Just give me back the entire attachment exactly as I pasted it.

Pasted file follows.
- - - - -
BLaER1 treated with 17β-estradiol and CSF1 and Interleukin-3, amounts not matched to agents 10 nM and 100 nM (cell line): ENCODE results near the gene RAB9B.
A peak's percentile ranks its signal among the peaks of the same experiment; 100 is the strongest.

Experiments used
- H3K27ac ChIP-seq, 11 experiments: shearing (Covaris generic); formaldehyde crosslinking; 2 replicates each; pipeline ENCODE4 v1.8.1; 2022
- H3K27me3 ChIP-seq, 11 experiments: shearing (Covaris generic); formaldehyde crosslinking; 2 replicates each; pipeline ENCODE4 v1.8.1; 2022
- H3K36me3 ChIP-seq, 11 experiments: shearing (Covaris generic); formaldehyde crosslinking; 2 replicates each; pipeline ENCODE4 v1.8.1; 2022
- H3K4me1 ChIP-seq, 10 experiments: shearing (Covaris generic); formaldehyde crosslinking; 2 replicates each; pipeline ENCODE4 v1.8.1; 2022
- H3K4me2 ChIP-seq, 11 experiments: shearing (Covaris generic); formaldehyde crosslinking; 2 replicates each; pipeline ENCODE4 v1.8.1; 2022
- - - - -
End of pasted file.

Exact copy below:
BLaER1 treated with 17β-estradiol and CSF1 and Interleukin-3, amounts not matched to agents 10 nM and 100 nM (cell line): ENCODE results near the gene RAB9B.
A peak's percentile ranks its signal among the peaks of the same experiment; 100 is the strongest.

Experiments used
- H3K27ac ChIP-seq, 11 experiments: shearing (Covaris generic); formaldehyde crosslinking; 2 replicates each; pipeline ENCODE4 v1.8.1; 2022
- H3K27me3 ChIP-seq, 11 experiments: shearing (Covaris generic); formaldehyde crosslinking; 2 replicates each; pipeline ENCODE4 v1.8.1; 2022
- H3K36me3 ChIP-seq, 11 experiments: shearing (Covaris generic); formaldehyde crosslinking; 2 replicates each; pipeline ENCODE4 v1.8.1; 2022
- H3K4me1 ChIP-seq, 10 experiments: shearing (Covaris generic); formaldehyde crosslinking; 2 replicates each; pipeline ENCODE4 v1.8.1; 2022
- H3K4me2 ChIP-seq, 11 experiments: shearing (Covaris generic); formaldehyde crosslinking; 2 replicates each; pipeline ENCODE4 v1.8.1; 2022